Lines in the running for blog title
  • I must go onward. I dare not stop.
  • In real life we do not die when all that makes life bright dies to us.
  • What does he want of liberty? It's no favor to set them free.
  • What use will freedom be to me? Can it give me back my children, or make me what I used to be?
South vs North
Stowe spends a pretty significant amount of time exploring the Northern sentiment vs. the Southern sentiment, and I think she does a good job of calling out certain subgroups for being problematic contributors to a greater evil. Here are two snippets. 
Augustine, to his sister, on the way Northerners treat black people - You loathe them as you would a snake or a toad, yet you are indignant at their wrongs. You would not have them abused; but you don't want to have anything to do with them yourselves.
On why there's no such thing as a 'good' slave master - In my opinion, it is you considerate, humane men, that are responsible for all the brutality and outrage wrought by these wretches; because, if it were not for your sanction and influence, the whole system could not keep foot-hold for an hour. If there were no planters except such as that one, the whole thing would go down like a mill-stone. It is your respectability and humanity that licenses and protects his brutality.
Wondrously New Words for Me
eldrich - strange or unnatural, especially in a way that inspires fear : weird, eerie

inkhorn - a small portable container for ink; alt., denoting pedantic words or expressions used only in academic writing

obstreperous - noisy and difficult to control

pellucid - translucently clear; lucid in style or meaning; easily understood; (of music or other sound) clear and pure in tone.

I'll leave you with a few parting thoughts on this snow squall of a day. Stay warm, wherever you are! I hear it's colder in Des Moines than Antarctica today!

The Quakers, on why they intervene to help slaves escape:
"If we would not meet trouble for a good cause, we were not worthy of our name."

On how good people are still generally the minority: 
"Are the honorable, the just, the high-minded and compassionate, the majority anywhere in this world?"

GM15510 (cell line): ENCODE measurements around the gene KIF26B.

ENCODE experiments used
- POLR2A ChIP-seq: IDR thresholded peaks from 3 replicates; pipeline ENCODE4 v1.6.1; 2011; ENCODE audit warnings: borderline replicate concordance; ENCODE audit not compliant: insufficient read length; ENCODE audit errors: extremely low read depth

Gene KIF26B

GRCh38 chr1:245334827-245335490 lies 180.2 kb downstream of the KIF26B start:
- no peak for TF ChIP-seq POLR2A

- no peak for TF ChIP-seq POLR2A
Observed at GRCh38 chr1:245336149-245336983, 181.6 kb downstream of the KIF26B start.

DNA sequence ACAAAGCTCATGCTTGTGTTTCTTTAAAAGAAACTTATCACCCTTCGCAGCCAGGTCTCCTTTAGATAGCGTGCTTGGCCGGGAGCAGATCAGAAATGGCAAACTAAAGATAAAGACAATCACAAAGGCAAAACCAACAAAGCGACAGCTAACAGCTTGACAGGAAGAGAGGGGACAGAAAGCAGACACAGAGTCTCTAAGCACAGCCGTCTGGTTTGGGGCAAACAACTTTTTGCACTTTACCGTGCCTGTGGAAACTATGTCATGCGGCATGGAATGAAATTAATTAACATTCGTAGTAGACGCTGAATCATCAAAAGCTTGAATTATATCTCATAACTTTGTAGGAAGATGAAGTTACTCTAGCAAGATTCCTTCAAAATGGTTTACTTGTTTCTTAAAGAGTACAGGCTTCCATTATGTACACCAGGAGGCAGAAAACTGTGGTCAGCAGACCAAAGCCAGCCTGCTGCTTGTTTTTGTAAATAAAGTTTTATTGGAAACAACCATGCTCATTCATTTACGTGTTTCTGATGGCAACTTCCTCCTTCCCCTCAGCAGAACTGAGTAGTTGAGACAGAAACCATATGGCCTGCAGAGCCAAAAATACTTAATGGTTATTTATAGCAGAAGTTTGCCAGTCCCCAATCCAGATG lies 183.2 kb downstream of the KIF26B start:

Stowe's recommendation to all: 
"What can any one individual do? They can see to it that they feel right."

So, dear blobbists, be honorable, be just, be high-minded and compassionate. Let's make it a majority in this dark world of ours, and let's make sure that when we lay our heads on our pillows to sleep at night, we do it knowing that, in our hearts, we feel right. 

Monday, January 14, 2019

Did the wind-up bird forget to wind your spring?

The Wind-Up Bird Chronicle by Haruki Murakami

Spoiler Alert: Plot Summary

Here is my summary, which is somewhat deliberately confusing.

Cat (Noboru Wataya) goes missing.
    Kumiko (Toru's wife) leaves.
          May Kasahara becomes Toru's friend, dubs him 'Mr. Wind-Up Bird'.
               Toru meets Creta and Malta Kano, mystical sisters.
                  Toru goes to the well; almost gets stuck there.
                         Creta Kano comes by and saves him.
                              Toru meets Nutmeg, Cinnamon, starts working with them.
                                  Toru makes money and buys the well.
                                       Cat comes back (renamed Mackerel).
                                 Ushi comes on Wataya's behalf (brother-in-law, not cat).
                              Toru won't negotiate, demands to speak with Kumiko.
                          May goes to work in a wig factory far away.
                       Cinnamon and Nutmeg disappear without warning.
                    Toru returns to well, finds/rescues Kumiko on a separate plane.
                 Kumiko shares her plans to kill her brother (Noboru Wataya).
              Toru visits May at the wig factory, tells her the whole story.
            Kumiko on trial for murder, but confident she did the world a favor.
         Toru will wait for Kumiko.
      With their cat.

Spoiler Over: Continue Here

Here's a line that captures how I felt after reading this book: 
The one thing I understood for sure was that I didn't understand a thing.
I won't say that I hated the reading experience; it's more that I felt unsatisfied at the end of all the mystical twists and turns. I thought we were going to come into some kind of epic understanding when it all came together, and instead, when I finished, I just thought, hunh. That's all? 

I definitely appreciated the 'dreamlike' quality of Murakami, and would be curious to read more. That said, I'd most recommend if you're looking for a mystical, existential, wandering journey.

Theater of the Absurd